Well, we’ve had dust storms and drizzle, sunburnt toes and suspected dehydration, a smashed laptop screen and a broken front rack bracket, stunning landscapes and more stars than either of us has seen in a long time. It’s only been a week but there seems to be so much to write – and again, I seem to have written a dissertation, sorry. Just look on it as just balancing out all the microblogging?
On our first night south of Guelmim, a civil servant we spent the evening with told us: “Don’t expect the Sahara of old. There are more and more population centres along the road all the time. For the real Sahara, you must get away from the road.”
The tarmac sections of this westernmost trans-Sahara route – through Morocco, Western Sahara and Mauritania – have recently been joined up; the road is now completely asphalted, and it has the traffic to prove it. On top of that, Morocco – which occupies part of Western Sahara – has been busily working to populate the territory with its own people, starting with the “Green March” to Western Sahara in 1975 and continuing today with tax breaks. And then there’s the general rural / urban drift, and the increasing settlement of nomadic communities. The result is a fairly busy Sahara.It’s also a less, um, duney Sahara than you might imagine. This is “hamada” – rocky desert – although there are plenty of stretches of dunes, and enough wildlife to get the binoculars and magnifying glass out several times a day: two-inch long stag beetles, purple and red flowers, strange, bulging succulents, yellow and white butterflies and, as I mentioned before, a lot of flies. There’s a surprising variety of bird life too – although not, to our knowledge, in the national park famed for its avifauna where we wild camped one night (its thriving mosquito life can’t be faulted though…).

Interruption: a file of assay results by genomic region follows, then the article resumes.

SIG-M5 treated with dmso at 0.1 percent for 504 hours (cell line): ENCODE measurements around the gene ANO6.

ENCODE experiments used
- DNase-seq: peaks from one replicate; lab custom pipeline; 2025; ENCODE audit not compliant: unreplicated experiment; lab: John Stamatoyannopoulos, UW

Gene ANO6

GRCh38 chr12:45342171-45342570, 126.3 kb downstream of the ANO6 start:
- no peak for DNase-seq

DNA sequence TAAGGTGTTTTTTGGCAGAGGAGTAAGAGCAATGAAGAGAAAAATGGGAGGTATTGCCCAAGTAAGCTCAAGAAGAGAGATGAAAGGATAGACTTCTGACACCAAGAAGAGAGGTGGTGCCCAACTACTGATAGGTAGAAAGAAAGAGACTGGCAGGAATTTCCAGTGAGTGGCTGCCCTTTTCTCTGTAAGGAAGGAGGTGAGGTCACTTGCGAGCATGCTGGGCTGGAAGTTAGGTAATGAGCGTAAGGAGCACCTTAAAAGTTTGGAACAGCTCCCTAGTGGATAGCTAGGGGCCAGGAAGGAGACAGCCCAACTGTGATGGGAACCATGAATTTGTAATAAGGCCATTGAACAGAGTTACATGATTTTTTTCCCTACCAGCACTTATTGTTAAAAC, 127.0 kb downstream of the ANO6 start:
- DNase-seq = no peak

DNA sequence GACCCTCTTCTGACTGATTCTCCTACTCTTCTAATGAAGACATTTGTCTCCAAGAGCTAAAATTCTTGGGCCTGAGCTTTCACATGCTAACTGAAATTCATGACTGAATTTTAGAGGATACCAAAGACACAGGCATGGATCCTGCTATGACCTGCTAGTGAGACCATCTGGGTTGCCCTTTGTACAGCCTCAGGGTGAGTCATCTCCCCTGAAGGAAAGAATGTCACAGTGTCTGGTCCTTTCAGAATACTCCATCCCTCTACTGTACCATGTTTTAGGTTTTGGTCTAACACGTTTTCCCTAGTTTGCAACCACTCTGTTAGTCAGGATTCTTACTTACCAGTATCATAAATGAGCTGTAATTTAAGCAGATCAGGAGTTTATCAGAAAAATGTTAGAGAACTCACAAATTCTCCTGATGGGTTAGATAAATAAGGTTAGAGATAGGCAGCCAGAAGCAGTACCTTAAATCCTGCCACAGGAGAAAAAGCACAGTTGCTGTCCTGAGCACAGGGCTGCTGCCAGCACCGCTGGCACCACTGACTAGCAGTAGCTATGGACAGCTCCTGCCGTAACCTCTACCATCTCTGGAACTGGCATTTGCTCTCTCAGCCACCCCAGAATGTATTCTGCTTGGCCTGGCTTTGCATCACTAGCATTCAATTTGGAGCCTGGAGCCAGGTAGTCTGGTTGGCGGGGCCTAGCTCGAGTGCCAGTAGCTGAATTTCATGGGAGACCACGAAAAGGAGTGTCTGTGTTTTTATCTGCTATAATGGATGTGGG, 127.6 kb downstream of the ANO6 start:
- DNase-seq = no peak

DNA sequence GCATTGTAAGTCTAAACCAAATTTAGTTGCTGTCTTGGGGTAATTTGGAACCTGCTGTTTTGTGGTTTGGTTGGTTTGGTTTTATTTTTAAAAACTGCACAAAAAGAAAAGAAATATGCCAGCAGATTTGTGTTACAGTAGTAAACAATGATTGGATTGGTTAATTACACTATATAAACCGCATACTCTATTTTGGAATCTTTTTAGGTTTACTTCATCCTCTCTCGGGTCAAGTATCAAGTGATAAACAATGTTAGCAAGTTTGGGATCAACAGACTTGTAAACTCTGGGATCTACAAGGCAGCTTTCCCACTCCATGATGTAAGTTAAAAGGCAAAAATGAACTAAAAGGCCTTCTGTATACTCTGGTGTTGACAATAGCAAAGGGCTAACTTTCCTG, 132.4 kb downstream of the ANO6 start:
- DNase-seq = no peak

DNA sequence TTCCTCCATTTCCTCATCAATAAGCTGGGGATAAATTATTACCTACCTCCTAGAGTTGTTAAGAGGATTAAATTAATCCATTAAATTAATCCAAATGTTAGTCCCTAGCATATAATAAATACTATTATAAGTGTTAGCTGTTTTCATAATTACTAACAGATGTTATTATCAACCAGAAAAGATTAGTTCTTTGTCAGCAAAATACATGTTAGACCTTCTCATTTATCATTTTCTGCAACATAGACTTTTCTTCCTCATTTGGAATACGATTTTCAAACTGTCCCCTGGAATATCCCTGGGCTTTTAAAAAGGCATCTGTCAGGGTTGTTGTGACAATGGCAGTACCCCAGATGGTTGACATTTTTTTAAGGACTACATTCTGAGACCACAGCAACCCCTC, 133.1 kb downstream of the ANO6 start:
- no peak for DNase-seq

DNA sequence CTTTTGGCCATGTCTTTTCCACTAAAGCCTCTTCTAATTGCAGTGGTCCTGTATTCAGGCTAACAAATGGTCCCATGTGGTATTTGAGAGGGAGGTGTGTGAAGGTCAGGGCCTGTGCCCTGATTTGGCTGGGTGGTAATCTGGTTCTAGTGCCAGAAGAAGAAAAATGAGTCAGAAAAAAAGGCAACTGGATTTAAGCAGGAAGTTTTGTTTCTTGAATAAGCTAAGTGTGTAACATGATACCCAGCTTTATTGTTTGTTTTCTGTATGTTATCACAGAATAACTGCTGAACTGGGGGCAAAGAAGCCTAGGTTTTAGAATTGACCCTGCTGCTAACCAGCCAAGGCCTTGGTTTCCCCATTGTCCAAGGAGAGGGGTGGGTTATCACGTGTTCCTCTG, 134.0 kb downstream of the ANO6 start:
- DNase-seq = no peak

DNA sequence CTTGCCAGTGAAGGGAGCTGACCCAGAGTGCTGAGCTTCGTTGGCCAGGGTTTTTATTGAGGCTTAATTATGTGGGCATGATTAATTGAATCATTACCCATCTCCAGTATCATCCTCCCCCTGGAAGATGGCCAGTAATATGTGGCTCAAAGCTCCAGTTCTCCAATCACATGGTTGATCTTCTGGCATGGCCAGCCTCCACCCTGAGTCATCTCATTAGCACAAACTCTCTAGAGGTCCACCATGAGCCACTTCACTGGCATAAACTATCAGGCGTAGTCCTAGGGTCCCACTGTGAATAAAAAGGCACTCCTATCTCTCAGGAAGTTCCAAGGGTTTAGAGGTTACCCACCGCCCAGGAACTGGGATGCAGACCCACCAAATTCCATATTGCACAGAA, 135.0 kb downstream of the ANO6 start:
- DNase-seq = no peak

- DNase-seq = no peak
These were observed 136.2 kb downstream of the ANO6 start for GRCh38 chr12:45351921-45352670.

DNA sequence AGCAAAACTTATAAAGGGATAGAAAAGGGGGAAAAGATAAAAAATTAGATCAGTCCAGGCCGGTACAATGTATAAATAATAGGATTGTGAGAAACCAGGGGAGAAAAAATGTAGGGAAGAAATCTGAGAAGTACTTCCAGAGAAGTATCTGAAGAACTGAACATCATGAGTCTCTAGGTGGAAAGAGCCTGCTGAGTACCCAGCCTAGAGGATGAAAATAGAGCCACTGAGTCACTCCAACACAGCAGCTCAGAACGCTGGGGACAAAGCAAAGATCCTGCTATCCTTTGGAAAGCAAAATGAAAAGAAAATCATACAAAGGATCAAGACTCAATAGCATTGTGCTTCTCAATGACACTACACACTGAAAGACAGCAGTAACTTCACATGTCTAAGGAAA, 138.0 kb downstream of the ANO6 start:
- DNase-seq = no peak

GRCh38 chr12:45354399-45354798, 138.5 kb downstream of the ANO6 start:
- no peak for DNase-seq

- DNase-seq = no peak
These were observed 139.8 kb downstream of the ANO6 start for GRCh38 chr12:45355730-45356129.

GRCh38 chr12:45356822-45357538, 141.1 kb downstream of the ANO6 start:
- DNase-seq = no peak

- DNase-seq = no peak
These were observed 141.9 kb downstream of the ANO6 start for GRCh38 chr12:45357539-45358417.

There are still hints of the “Sahara of old”; stretches of the coast are dotted with shipwrecks. While many camels now travel in lorries, we’ve watched a horseman in a black hooded cape, riding a black horse come galloping out of the desert, dust flying, with about 30 camels following him. And the Tuareg (“the blue men” – one of whom told us “we are nomads, like you”) still live in these parts, although the ones we’ve met have swapped their camels for Toyota Land Cruisers and tend to trade in silver and jewellery rather than salt and slaves.
While there’s rarely shade between towns, we’ve passed through at least one town or village every day – each very individual (one might be an old Spanish port, the next just a series of Landrover workshops) and usually colourful. In Tarfaya, we sipped coffee in a cafe whose centrepiece was a whale vertebra surrounded by plastic flowers. Tobacconists have asked us whether we’d prefer contraband or non-contraband cigarettes. And we’ve been served by a cafe owner who spontaneously and loudly complained to us about the marijuana shortage since all the police came to town for the elections; his cafe was full of policemen at the time.
But the same obsessions that grip the rest of Morocco still apply here; last week, municipal election fever was everywhere. Groups of chanting young women and men gathered on pavements, and streets were littered with election flyers (using pictures – of tractors or scales of justice, say – rather than words to describe each candidate’s priorities; many Moroccans are illiterate). And, when children spot us, they still freeze for a couple of seconds while they desperately try to remember the phrase they’re looking for, then erupt in a chorus of: “Donne-moi un stylo!” (Significantly, only a few ask for a sweet or money; 90% ask for a pencil.)